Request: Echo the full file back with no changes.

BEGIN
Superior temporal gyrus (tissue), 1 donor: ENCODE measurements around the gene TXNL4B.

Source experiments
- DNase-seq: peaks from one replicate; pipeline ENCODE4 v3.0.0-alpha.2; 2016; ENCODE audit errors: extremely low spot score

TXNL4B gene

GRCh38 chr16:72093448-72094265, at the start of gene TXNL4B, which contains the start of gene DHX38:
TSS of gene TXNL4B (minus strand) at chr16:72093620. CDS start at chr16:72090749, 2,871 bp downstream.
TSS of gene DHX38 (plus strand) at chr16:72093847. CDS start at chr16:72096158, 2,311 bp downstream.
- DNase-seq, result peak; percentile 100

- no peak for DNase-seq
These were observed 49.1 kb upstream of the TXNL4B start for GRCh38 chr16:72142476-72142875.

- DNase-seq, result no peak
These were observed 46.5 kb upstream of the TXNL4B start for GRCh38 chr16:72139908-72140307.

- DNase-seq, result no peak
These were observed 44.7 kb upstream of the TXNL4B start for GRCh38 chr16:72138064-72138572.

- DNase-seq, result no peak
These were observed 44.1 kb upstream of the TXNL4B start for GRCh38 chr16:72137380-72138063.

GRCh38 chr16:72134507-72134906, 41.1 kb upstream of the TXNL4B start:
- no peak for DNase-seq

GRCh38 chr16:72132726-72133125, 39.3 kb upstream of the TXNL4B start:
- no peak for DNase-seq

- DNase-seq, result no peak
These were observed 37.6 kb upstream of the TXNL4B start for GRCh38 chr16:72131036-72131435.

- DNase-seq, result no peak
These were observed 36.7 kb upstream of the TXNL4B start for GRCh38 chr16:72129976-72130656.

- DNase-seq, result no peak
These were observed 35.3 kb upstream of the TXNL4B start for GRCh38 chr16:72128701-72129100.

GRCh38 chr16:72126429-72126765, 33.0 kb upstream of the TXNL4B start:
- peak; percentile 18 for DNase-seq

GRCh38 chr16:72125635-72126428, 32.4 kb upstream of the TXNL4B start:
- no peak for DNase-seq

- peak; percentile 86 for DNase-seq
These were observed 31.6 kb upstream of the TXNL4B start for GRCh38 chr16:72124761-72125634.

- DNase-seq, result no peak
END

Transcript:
Superior temporal gyrus (tissue), 1 donor: ENCODE measurements around the gene TXNL4B.

Source experiments
- DNase-seq: peaks from one replicate; pipeline ENCODE4 v3.0.0-alpha.2; 2016; ENCODE audit errors: extremely low spot score

TXNL4B gene

GRCh38 chr16:72093448-72094265, at the start of gene TXNL4B, which contains the start of gene DHX38:
TSS of gene TXNL4B (minus strand) at chr16:72093620. CDS start at chr16:72090749, 2,871 bp downstream.
TSS of gene DHX38 (plus strand) at chr16:72093847. CDS start at chr16:72096158, 2,311 bp downstream.
- DNase-seq, result peak; percentile 100

- no peak for DNase-seq
These were observed 49.1 kb upstream of the TXNL4B start for GRCh38 chr16:72142476-72142875.

- DNase-seq, result no peak
These were observed 46.5 kb upstream of the TXNL4B start for GRCh38 chr16:72139908-72140307.

- DNase-seq, result no peak
These were observed 44.7 kb upstream of the TXNL4B start for GRCh38 chr16:72138064-72138572.

- DNase-seq, result no peak
These were observed 44.1 kb upstream of the TXNL4B start for GRCh38 chr16:72137380-72138063.

GRCh38 chr16:72134507-72134906, 41.1 kb upstream of the TXNL4B start:
- no peak for DNase-seq

GRCh38 chr16:72132726-72133125, 39.3 kb upstream of the TXNL4B start:
- no peak for DNase-seq

- DNase-seq, result no peak
These were observed 37.6 kb upstream of the TXNL4B start for GRCh38 chr16:72131036-72131435.

- DNase-seq, result no peak
These were observed 36.7 kb upstream of the TXNL4B start for GRCh38 chr16:72129976-72130656.

- DNase-seq, result no peak
These were observed 35.3 kb upstream of the TXNL4B start for GRCh38 chr16:72128701-72129100.

GRCh38 chr16:72126429-72126765, 33.0 kb upstream of the TXNL4B start:
- peak; percentile 18 for DNase-seq

GRCh38 chr16:72125635-72126428, 32.4 kb upstream of the TXNL4B start:
- no peak for DNase-seq

- peak; percentile 86 for DNase-seq
These were observed 31.6 kb upstream of the TXNL4B start for GRCh38 chr16:72124761-72125634.

- DNase-seq, result no peak